As mentioned in a previous blog entry, I had the pleasure of attending the ‘Paperless Pedagogy’ Workshop run by the AUC. As a former librarian, I’ve been quite keen to be involved in ADFI’s eBook projects. What I have noticed in the several years of different projects at both public and academic libraries is that the eBook conversation is capable of morphing into many different beasts. My aim in a short series of posts will be to look at some of these.
Around the same time as the Workshop, I caught the 1991 movie ‘Toy Soldiers’. The premise is very simple – an exclusive Boy’s School is taken over by a heavily armed group of drug dealers who try to ransom one of their number from the US Government. As the siege continues, the boys continue classes out on the green and it is during one of these classes the Headmaster holds up a book. ‘The men here will go away and cease to matter’ he says. ‘But this will outlast them – this will endure’ (or words to that effect).
I’m certainly not going to espouse the belief that paper books are going to disappear completely – I’d be highly sceptical of it happening within my lifetime – but a twenty-year-old quote is certainly being challenged.
Australia has had a tumultuous year in terms of the book industry. Within weeks of each other, Borders, and Angus & Robertson announced closure of all stores. In total, over 2500 employees and 250 stores were closed across the nation. Of course, the media gave us soundbites of concerned shoppers who all spoke about the future of the book – but online was a completely different story as bloggers posted about Amazon and BookDepository which shifted the debate to pricing, rather than a love of books.
Whenever I have spoken to people (especially during a previous life in a public library) there is always a strong emotional undertone to the discussion of eBooks. About eight years ago when our Library trialled an early eBook reader, borrowers spoke about glare, portability, that a ‘real’ book didn’t need recharging or simply that they ‘felt wrong’ (one patron insisted he wouldn’t use eBooks as they didn’t smell right).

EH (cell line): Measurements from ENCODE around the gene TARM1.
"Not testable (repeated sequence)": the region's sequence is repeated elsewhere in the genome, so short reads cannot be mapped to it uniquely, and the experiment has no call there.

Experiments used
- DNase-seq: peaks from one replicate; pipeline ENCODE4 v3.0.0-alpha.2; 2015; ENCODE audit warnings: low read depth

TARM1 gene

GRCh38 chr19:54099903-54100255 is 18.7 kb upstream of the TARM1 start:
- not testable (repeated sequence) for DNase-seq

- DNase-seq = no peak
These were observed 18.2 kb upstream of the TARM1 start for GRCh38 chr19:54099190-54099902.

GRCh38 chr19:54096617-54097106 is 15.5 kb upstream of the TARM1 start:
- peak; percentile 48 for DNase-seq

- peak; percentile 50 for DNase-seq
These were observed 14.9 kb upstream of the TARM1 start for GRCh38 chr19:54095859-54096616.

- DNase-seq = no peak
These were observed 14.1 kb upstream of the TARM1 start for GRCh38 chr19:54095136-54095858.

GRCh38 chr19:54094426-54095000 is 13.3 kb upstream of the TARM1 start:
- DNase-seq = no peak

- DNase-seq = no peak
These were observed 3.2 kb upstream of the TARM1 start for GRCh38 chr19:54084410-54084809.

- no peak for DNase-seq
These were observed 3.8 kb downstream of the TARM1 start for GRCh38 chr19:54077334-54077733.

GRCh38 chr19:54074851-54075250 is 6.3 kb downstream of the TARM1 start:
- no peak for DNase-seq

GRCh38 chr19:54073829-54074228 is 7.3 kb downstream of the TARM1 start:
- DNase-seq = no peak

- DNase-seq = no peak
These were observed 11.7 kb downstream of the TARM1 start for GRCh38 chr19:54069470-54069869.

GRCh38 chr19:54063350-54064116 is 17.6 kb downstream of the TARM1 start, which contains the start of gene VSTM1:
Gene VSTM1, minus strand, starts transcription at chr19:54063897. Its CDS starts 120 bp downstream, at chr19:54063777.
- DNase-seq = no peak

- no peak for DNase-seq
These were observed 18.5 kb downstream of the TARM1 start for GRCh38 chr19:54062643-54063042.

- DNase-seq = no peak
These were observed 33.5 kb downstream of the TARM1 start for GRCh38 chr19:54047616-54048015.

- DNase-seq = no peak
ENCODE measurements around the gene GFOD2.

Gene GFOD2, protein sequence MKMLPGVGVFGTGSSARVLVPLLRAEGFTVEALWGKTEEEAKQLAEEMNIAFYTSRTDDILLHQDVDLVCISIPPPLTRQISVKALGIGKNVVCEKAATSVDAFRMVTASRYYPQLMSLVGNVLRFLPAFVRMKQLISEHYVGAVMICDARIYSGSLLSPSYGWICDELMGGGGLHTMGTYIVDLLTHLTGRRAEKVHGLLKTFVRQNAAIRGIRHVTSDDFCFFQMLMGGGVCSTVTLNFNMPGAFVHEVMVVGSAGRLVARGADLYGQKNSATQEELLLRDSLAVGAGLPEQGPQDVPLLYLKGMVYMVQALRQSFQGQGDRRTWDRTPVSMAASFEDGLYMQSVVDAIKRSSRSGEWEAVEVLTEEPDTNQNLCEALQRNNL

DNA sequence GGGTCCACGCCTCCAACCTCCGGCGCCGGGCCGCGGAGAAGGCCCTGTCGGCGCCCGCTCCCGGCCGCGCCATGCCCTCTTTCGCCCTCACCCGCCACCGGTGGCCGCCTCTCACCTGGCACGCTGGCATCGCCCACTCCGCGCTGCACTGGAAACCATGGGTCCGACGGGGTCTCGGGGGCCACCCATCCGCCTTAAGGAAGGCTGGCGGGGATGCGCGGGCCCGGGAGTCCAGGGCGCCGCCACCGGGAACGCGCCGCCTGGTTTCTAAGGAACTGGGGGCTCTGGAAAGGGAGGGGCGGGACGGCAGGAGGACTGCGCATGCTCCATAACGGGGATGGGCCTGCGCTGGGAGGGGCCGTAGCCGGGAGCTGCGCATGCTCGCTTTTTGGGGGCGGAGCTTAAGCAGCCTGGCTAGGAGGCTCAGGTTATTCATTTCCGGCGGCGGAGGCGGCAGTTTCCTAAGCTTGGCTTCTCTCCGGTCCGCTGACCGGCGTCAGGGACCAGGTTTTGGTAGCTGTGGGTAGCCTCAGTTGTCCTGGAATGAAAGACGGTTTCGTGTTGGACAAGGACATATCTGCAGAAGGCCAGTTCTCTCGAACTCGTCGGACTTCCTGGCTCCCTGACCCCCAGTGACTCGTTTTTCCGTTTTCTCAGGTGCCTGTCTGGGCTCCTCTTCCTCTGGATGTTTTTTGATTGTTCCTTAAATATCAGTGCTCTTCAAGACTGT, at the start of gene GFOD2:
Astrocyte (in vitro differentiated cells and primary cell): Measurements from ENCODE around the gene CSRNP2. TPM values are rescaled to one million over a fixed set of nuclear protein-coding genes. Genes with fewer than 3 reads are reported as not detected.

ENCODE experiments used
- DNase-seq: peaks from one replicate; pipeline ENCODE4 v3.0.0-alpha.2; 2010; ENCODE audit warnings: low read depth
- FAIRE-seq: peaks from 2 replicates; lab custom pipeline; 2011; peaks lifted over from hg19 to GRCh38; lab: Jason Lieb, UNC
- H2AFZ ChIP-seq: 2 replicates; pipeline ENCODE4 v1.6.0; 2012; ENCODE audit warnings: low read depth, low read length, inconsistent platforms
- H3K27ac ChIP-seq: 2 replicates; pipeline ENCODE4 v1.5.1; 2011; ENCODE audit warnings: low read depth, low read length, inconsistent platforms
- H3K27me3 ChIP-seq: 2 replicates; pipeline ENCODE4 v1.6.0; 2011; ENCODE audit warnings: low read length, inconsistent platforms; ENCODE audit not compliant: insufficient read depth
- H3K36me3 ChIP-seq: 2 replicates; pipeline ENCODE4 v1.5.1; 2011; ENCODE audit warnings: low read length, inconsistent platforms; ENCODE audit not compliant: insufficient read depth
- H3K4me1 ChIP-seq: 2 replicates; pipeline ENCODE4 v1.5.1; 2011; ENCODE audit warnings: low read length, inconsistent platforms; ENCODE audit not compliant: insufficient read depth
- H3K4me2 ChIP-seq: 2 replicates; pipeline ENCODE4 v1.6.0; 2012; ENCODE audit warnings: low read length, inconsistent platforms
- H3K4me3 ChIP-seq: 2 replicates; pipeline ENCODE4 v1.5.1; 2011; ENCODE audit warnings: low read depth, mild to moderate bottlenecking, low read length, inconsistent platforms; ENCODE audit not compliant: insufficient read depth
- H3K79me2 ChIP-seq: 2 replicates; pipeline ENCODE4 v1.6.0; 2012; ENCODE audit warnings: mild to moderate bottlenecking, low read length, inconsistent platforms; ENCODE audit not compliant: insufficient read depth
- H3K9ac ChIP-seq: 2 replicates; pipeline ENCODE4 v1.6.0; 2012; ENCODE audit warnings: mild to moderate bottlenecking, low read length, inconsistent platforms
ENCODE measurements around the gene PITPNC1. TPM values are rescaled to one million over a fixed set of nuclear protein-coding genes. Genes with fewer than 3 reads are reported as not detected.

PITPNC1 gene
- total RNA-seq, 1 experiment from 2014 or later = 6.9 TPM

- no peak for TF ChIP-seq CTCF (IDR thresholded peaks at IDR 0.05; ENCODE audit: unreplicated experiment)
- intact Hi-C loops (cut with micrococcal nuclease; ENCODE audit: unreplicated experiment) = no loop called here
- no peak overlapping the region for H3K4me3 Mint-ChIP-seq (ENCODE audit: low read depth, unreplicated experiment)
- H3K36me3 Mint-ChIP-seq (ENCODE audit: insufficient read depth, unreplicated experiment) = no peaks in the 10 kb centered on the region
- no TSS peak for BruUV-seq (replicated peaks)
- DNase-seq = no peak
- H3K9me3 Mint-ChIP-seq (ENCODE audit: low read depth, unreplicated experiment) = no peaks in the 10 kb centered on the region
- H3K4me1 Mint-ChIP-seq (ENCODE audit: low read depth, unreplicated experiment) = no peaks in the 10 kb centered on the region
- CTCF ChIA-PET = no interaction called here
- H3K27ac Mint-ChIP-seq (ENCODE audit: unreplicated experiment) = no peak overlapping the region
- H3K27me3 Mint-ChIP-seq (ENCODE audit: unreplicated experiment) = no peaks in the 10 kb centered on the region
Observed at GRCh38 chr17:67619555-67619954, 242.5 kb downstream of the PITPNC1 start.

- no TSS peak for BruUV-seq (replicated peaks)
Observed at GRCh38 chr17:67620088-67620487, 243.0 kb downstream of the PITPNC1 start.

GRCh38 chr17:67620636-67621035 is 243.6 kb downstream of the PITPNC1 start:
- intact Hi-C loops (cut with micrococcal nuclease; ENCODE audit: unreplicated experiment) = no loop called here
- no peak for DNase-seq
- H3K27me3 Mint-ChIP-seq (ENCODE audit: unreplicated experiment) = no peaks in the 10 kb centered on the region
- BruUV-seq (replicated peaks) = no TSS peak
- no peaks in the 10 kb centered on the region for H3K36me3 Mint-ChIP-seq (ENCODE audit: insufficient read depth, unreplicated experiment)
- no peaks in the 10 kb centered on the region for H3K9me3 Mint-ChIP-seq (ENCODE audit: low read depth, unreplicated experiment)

At the heart of the issue is what the O’Reilly Media book What is ePub3? eloquently describes as the “ephemeral ‘reading experience’”. How people interact with books, and what they expect from a reading experience is individual. Many of us can recall a favourite childhood book, or a particularly striking piece of literature. I mostly read fiction outside of work – because my interest lies in how playfully, insightfully or intelligently an author can evoke language. Neil Gamian’s American Gods, Cormac McCarthy’s The Road or Neal Stephenson’s Snow Crash are all fine examples where the evocation of language is just as important as the story.
For me, then, is it the content, or the container which is more important? After using the Kindle for a month now, I’m inclined to weigh in on the side of content. Whilst I love the feel of a hardcover book, the Kindle delivers a comparable experience. I’m not going to suddenly replace the five hundred or so books I own with e-copies, but I’ll be considering buying some items in e-format in the future. The argument shouldn’t be an either/or for print or eBook, but rather a conversation around print and eBook. This rings true for the inclusion of technology, especially in a broader, societal context – provide the end user with a range of options and let them interact comfortably.
The ePub format impacts on this concept of the ‘reader experience’ and in many ways offers the end user more opportunities. Next week, I’ll explore some book apps and titles which are redefining what a book is, and how people can use them – and also discuss how easy it is for user-generated eBooks to see publication.
In my next post, I will discuss how eBooks can go beyond the traditional reader experience and engage people in new ways.
Adrian Stagg (Learning Technologist (Co-Pilot)